“I think one of the more shocking things is how many of the young people came, how many of the 18 to 30-year-olds came,” Gelfond continued. 

“And I think the analysts missed one big thing…this was a 37-year gap, so a lot of the people weren’t born when the last one came out….so people forgot it wasn’t just a regular sequel. It was a sequel that spanned beyond the lifetime of a lot of these people. And that it was a great movie which I don’t think anyone really understood how deep that went.”

The exec also credits Cruise for being a true movie star as part of the appeal. It’s worth noting that, while the 59-year-old actor has been subject to negative tabloid attention throughout his career, Cruise has remained apolitical in public. It’s clear that he and “Maverick” are not pushing a political agenda.

That 18 to 30 year demographic isn’t used to being exposed to new movies that entertain without lecturing.

Commentator Meghan McCain loved “Maverick” just like the rest of America. She penned a review for Daily Mail that echoed what so many others were saying.

She thought the “Top Gun” sequel honored the brave men and women who serve in the military, elevating them for their bravery. This is the type of pro-America messaging that audiences have been missing, and apparently, they’re more than willing to seek it out and pay for it if it’s offered.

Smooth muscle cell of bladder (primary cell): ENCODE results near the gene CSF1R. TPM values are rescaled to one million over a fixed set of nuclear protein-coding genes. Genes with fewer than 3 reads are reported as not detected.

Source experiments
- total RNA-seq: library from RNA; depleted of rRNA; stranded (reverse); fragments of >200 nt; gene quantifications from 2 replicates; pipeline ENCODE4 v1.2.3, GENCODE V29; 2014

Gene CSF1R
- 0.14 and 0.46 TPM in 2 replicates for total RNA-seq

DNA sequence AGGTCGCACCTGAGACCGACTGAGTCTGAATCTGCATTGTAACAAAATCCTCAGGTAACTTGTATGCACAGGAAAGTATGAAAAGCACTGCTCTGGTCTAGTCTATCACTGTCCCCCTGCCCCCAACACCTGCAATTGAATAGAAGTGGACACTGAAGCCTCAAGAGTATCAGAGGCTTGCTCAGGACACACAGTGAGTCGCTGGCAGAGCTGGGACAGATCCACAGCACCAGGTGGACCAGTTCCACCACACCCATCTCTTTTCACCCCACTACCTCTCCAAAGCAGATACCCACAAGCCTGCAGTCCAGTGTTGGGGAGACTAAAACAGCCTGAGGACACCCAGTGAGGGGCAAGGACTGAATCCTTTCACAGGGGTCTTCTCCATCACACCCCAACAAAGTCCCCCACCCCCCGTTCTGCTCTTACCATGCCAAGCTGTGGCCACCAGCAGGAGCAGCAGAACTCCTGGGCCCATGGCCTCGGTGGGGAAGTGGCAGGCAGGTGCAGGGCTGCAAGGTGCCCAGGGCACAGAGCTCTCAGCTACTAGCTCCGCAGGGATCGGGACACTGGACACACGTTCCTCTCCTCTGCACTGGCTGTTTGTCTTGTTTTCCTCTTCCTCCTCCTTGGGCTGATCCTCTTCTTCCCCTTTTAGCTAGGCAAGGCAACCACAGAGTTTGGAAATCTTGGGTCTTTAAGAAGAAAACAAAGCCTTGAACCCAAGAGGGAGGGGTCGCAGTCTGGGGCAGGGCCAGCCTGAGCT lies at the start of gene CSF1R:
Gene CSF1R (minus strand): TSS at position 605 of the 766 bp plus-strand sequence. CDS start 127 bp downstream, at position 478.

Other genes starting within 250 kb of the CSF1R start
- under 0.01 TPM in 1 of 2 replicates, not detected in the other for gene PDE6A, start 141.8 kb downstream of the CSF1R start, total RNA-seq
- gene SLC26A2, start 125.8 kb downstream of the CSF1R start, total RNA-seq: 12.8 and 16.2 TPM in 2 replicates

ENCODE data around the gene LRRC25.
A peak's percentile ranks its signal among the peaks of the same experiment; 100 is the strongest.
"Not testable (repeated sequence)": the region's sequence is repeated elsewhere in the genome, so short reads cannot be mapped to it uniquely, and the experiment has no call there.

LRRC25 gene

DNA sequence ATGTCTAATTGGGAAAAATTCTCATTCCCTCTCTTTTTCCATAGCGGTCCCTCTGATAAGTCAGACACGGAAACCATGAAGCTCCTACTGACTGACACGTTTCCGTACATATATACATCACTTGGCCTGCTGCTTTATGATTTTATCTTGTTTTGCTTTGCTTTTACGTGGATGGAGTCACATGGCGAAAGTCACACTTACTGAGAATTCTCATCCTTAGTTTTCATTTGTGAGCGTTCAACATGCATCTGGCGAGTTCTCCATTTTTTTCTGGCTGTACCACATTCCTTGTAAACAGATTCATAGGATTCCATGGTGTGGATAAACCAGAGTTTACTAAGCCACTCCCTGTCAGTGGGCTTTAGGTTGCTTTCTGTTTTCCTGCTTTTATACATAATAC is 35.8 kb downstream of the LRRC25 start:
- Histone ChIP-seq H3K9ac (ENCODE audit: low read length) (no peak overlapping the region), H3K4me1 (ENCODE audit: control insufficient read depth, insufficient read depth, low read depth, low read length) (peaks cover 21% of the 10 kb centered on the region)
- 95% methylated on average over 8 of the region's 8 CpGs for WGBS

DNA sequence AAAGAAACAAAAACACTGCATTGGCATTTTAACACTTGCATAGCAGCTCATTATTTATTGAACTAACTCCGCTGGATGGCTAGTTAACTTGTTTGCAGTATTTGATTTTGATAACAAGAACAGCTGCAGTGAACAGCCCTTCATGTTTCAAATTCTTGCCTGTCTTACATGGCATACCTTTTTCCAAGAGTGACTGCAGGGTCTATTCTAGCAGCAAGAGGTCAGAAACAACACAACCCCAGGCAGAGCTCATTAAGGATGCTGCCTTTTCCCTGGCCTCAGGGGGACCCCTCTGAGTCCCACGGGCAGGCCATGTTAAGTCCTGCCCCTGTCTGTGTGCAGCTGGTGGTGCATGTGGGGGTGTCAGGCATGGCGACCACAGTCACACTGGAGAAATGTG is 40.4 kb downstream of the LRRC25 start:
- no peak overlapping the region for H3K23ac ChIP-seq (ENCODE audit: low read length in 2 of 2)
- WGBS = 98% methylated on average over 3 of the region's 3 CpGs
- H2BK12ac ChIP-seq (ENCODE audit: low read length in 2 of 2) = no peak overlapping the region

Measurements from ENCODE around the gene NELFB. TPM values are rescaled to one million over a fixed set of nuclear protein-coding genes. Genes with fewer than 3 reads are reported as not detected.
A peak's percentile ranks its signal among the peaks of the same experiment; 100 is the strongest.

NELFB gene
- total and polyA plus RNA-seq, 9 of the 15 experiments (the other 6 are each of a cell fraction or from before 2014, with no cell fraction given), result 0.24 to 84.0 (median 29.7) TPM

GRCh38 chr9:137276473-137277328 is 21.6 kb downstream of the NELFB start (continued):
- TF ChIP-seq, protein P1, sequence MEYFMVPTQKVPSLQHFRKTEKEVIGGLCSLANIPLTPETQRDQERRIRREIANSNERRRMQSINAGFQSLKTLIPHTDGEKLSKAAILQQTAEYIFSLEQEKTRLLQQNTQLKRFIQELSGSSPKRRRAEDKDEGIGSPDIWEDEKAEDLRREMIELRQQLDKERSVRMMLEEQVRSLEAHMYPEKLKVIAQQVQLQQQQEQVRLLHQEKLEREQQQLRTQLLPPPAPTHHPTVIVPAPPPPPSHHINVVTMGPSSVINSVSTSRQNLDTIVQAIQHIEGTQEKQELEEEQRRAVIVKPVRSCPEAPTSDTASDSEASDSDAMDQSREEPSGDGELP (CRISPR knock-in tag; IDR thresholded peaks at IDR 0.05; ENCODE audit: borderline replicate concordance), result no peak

“…Above all else — the movie isn’t overly political, it isn’t depressing, it isn’t focusing on the flaws of the United States of America and why we suck and why our flag and national anthem aren’t worth honoring,” McCain wrote for the publication. “The filmmakers also took a stand against the sickening Hollywood trend of pandering to the demands of the totalitarian Chinese government.”

She’s referring to the controversy over a patch on Maverick’s jacket. The Daily Wire reported that when viewers noticed the Taiwanese flag was missing in the trailer, they complained about it, only to see the patch reinstated for the theatrical release.

“It is unprecedented,” Ho Siu Bun, a film critic in Hong Kong, told VICE World News. “Major film studios have never been shy about pandering to the Chinese market. And even if it is a simple scene, editing is very costly. So no one knows why they changed it back.”

Some people believe that the patch may have been removed at the request of Chinese film distributor and production company Tencent Pictures, which originally helped finance the sequel with Paramount. Tencent later backed out over the “film’s themes and closeness with the US military,” which could upset China.

Instead of changing the movie’s messaging, “Maverick” sacrificed the partnership with Tencent. That became a lucrative decision. 

“Art is political, it always has been,” McCain continues. “But for every 5,000 woke movies and television shows, making one that is unabashedly pro-America and pro-military is clearly the answer to Hollywood’s woes. The question is if anyone besides Tom Cruise has the backbone to create it or would they rather continue to make commercial failures for an ever-decreasing audience?”

No one knows what the future holds. However, after “Spider-Man: No Way Home” made millions thanks in part to not being woke, and now that “Top Gun: Maverick” has made a multi-millionaire like Tom Cruise even richer, it would be insane for movie execs to ignore the goldmine that’s right in front of their faces.